I'm in the mood for some "light" writing so I thought I'd report this ...
The Bad Astronomy blog posted an article last November about reviewers of Texas Math books finding 109,623 errors among the books they reviewed. Houghton Mifflin, publisher of the books containing the majority of the errors - 86,026 of them, is tasked with correcting the mistakes by spring or paying a $5,000 fine for each one that remains when the books "go live" in classrooms this fall. An article in the Dallas Morning News gives more dirt.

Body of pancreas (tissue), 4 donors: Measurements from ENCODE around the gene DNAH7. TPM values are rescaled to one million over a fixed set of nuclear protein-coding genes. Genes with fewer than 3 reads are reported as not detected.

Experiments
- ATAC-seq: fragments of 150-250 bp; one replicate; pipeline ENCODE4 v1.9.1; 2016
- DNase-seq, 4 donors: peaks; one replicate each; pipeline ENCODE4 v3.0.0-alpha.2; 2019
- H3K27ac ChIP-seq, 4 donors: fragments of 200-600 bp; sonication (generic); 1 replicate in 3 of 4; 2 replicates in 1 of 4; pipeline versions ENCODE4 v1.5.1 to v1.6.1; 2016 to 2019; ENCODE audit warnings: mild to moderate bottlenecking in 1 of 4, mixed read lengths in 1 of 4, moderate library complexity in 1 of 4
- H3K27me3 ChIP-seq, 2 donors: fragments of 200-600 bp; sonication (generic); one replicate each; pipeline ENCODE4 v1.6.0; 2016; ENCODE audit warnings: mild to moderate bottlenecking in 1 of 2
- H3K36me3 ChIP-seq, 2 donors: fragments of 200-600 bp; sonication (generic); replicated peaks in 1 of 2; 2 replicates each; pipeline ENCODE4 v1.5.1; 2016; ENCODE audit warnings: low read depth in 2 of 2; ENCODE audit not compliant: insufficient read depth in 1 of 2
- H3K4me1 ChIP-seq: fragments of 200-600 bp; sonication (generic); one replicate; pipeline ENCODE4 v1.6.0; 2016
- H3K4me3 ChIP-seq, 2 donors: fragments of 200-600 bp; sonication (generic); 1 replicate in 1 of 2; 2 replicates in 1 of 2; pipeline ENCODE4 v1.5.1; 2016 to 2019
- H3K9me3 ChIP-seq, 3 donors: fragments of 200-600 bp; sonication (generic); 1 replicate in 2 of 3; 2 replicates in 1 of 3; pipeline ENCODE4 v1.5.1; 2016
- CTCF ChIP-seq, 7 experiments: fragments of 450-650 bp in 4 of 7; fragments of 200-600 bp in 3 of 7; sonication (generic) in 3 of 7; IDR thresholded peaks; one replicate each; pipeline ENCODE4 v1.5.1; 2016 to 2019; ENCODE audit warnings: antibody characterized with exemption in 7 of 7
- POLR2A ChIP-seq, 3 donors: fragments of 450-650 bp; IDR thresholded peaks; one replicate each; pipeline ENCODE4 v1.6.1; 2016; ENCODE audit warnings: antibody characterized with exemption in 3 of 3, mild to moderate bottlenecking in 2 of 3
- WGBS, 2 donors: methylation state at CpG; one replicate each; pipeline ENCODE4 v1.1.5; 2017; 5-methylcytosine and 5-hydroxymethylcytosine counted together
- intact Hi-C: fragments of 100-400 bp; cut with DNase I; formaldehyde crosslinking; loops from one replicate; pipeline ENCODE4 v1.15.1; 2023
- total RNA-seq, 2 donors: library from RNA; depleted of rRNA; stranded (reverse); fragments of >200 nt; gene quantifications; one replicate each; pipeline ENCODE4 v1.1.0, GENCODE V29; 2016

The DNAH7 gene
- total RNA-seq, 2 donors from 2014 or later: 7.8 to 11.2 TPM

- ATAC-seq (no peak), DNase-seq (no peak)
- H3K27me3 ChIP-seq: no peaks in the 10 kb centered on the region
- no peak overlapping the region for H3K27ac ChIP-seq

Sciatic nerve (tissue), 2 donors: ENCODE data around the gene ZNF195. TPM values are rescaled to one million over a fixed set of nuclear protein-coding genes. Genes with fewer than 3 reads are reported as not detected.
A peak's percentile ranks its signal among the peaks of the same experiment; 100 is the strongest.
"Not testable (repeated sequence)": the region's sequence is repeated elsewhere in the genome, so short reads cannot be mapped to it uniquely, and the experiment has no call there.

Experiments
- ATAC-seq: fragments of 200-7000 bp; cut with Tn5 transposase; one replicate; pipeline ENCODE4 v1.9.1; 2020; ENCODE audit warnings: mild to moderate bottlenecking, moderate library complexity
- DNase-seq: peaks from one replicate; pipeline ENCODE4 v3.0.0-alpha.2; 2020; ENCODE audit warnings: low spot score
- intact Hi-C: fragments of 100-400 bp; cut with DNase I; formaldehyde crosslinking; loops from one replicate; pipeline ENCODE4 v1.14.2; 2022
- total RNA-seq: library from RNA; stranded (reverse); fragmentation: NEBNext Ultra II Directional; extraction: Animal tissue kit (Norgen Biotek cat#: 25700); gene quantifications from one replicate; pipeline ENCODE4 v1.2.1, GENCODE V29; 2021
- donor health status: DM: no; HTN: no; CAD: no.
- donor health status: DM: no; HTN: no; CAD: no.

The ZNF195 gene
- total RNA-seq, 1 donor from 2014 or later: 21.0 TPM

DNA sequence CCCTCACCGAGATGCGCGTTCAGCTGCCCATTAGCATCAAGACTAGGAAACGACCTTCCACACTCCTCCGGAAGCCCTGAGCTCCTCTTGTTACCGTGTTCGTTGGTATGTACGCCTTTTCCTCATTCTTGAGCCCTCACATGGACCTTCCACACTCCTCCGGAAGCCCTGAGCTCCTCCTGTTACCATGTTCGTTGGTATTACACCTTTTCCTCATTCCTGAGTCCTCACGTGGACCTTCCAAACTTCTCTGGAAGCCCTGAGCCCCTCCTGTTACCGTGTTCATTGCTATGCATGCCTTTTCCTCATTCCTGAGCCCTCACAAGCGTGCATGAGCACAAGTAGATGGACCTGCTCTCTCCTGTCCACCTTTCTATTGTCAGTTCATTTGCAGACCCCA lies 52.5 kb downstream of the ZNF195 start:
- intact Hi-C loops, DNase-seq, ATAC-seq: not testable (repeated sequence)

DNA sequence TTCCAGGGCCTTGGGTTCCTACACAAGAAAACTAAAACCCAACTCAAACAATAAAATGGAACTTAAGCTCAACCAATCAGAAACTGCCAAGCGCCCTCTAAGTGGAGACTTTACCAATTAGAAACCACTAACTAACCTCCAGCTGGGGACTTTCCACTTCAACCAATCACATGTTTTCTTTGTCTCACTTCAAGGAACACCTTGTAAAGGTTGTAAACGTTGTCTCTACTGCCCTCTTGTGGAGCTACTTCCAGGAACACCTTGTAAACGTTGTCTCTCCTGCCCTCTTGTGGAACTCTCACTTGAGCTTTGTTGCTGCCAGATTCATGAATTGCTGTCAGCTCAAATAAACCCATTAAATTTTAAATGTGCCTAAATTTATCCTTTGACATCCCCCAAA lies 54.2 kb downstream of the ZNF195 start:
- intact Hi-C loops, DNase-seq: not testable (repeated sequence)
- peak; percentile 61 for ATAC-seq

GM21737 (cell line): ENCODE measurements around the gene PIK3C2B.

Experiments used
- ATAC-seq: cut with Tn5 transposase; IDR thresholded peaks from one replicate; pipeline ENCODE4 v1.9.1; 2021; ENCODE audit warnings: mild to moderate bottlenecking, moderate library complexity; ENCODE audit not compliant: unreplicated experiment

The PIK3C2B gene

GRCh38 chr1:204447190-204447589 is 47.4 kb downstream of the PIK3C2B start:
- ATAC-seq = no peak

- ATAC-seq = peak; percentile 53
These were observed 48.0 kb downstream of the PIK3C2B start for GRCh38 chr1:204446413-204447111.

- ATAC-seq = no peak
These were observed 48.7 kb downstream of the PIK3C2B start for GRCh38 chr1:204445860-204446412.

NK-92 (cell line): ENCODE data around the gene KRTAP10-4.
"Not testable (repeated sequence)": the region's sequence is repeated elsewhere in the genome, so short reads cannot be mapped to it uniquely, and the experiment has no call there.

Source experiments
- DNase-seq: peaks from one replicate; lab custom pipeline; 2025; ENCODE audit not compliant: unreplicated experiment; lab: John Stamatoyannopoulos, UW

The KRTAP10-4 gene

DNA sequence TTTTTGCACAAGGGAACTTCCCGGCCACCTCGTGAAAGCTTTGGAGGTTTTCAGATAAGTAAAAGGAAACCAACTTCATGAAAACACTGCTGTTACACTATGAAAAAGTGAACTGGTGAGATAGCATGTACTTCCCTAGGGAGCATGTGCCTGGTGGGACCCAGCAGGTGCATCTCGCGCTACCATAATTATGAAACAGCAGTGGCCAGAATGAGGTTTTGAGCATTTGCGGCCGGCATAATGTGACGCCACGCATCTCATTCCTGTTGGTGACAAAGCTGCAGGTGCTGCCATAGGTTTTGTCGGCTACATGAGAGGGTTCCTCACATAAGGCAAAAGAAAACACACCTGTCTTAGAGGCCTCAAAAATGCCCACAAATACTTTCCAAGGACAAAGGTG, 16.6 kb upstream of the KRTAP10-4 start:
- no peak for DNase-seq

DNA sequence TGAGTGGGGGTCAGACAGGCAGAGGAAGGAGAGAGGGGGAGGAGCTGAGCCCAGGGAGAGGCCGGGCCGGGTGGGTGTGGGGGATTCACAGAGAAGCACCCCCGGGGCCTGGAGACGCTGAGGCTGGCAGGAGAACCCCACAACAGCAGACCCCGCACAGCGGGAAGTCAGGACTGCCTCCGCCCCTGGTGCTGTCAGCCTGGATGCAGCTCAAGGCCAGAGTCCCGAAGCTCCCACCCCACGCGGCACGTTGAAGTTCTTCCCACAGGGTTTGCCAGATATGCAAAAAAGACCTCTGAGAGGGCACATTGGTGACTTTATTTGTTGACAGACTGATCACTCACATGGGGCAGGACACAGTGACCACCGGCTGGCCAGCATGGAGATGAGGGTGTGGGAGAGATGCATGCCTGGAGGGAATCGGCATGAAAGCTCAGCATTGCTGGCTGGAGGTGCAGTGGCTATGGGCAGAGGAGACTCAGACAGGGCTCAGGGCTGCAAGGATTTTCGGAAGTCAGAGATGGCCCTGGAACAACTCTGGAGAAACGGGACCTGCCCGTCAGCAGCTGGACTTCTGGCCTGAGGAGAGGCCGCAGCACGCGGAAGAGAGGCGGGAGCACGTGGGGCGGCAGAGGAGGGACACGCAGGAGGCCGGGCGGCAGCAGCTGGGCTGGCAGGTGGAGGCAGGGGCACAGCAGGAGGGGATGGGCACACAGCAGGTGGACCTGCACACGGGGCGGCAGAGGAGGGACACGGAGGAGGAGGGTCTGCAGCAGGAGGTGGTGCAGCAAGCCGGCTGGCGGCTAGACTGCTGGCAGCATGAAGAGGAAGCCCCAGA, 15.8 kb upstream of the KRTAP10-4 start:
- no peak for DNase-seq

One error noted was the inclusion of answers to problems in some books that should only have appeared in the teacher editions. There were also language translation errors and errors in computation.
How did Houghton Mifflin commit over 86,000 errors in textbooks? How was that possible?
This story reminds me of the joke about health books: "Don't believe everything you read in books about health; you might die of a misprint." I hope Houghton Mifflin isn't writing software to fly airplanes any time soon.